New York AYF Chapter Honors Memory of Lisbon 5

Jump to: navigation, search

New York AYF Chapter Honors Memory of Lisbon 5
By Nazareth Markarian

Ara, Sarkis, Setrag, Simon and Vatche, who have come to be known and remembered as the Lisbon 5, were ardent believers in fairness, justice and human rights.

On July 27, 1983 these five young men, none over the age of 25, attempted to storm the Turkish Embassy in Lisbon, Portugal, with the intention of capturing the Turkish ambassador and holding him hostage. Their efforts to seize the embassy were thwarted, and instead they occupied the residence of the Turkish Deputy Chief Mission. During the fighting one of the boys, Simon Yahneian, was killed. The other four, finding themselves surrounded, decided to detonate a bomb, taking only their own lives (they had released the wife and child of the Turkish Ambassador) in order to awaken the world to the plight of the Armenians at the hands of Turkish genocide deniers.

To commemorate and honor our five fallen brothers who sacrificed their lives for genocide recognition in Lisbon 24 years ago, a short program was held at the Armenian Center in Woodside, Queens, N.Y. Taking place on Saturday, July 28, the event was organized by the New York Armen Garo Chapter of the ARF, and featured Unger Jirayr Beugekian of Boston who spoke about the Lisbon 5. He began by presenting a short video that included both a narrative of what transpired 24 years ago in Lisbon, and footage of the five boys as they spoke about themselves, and relayed their message to their families and the Armenian community as a whole. As a follow-up to the video, U. Jirayr spoke briefly about the time period that surrounded their struggle. He explained that the atmosphere in the world was different than it is today; it was common in those days for people to resort to violence in order to get themselves heard. However, for the Armenians (the Lisbon 5 were no exception), violence was only used as a last resort. Sadly, and as it continues to do so today, the Turkish government ardently denyies the validity of the Armenian genocide as a historical fact. What was different is that the entire world seemed apathetic to the Armenian Cause, and the genocide question was consistently brushed aside in diplomatic forums. It was a time of great frustration for the Armenian people especially because Turkey had no desire to engage in dialogue concerning the Armenian genocide. The selfless act of the Lisbon 5 helped to open the eyes of the world to the demands of the Armenian people and because of their sacrifice, diplomacy and discourse are viable options today.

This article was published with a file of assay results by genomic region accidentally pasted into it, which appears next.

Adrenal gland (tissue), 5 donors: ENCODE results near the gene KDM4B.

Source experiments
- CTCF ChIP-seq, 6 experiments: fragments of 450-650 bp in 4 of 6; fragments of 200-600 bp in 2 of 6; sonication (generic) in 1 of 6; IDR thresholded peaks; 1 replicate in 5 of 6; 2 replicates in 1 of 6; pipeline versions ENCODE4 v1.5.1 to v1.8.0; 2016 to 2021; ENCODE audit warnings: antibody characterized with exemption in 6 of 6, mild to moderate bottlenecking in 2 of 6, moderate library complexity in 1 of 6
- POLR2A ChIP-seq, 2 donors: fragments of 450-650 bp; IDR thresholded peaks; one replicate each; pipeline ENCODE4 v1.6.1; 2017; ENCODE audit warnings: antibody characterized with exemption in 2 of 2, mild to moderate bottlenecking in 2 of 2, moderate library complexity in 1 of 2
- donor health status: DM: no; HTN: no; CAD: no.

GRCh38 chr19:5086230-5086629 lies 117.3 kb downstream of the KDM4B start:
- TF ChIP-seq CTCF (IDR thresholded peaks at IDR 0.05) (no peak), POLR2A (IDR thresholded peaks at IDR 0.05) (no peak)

The following day, on Sunday July 29, the names of the Lisbon 5 were remembered during the requiem service conducted in St. Illuminator's Cathedral in Manhattan. Immediately after the conclusion of church services a short program was held in the church hall. The Prelate, His Eminence Archbishop Oshagan Choloyan, spoke briefly about the Lisbon 5 and what their struggle meant to the Armenian people. He also recalled how he had met one of the boys in Abu Dhabi on the eve of the Lisbon operation. The young man had come to bid his family farewell but never once mentioned his plan to his family or any of the guests gathered there that day. After the Archbishop shared his words, a poem dedicated to the Lisbon 5 was read by a member of the New York Hyortik AYF Chapter. Another chapter member then delivered the youth message, and finally a song dedicated to the Lisbon 5 was played to conclude the program.

Every February we remember St. Vartan Mamigonian and his struggle against the Persians in the name of Armenian Christianity. It is equally important that we remember the sacrifices of our modern Armenian martyrs such as the Lisbon 5.

Nazareth Markarian is a member of AYF New York Hyortik Chapter.